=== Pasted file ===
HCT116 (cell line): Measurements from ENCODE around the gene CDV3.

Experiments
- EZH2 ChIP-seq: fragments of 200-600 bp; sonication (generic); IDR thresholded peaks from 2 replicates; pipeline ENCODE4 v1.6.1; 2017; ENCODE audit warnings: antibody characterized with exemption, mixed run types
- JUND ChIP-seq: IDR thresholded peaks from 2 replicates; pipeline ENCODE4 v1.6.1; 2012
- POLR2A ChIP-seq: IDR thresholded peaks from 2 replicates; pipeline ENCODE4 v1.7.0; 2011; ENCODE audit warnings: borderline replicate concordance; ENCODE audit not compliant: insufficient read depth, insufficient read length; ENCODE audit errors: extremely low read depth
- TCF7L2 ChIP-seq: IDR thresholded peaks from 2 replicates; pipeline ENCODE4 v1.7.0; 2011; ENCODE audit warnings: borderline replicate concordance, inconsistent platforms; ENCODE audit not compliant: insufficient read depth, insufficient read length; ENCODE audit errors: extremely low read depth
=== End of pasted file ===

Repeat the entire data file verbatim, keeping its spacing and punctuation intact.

HCT116 (cell line): Measurements from ENCODE around the gene CDV3.

Experiments
- EZH2 ChIP-seq: fragments of 200-600 bp; sonication (generic); IDR thresholded peaks from 2 replicates; pipeline ENCODE4 v1.6.1; 2017; ENCODE audit warnings: antibody characterized with exemption, mixed run types
- JUND ChIP-seq: IDR thresholded peaks from 2 replicates; pipeline ENCODE4 v1.6.1; 2012
- POLR2A ChIP-seq: IDR thresholded peaks from 2 replicates; pipeline ENCODE4 v1.7.0; 2011; ENCODE audit warnings: borderline replicate concordance; ENCODE audit not compliant: insufficient read depth, insufficient read length; ENCODE audit errors: extremely low read depth
- TCF7L2 ChIP-seq: IDR thresholded peaks from 2 replicates; pipeline ENCODE4 v1.7.0; 2011; ENCODE audit warnings: borderline replicate concordance, inconsistent platforms; ENCODE audit not compliant: insufficient read depth, insufficient read length; ENCODE audit errors: extremely low read depth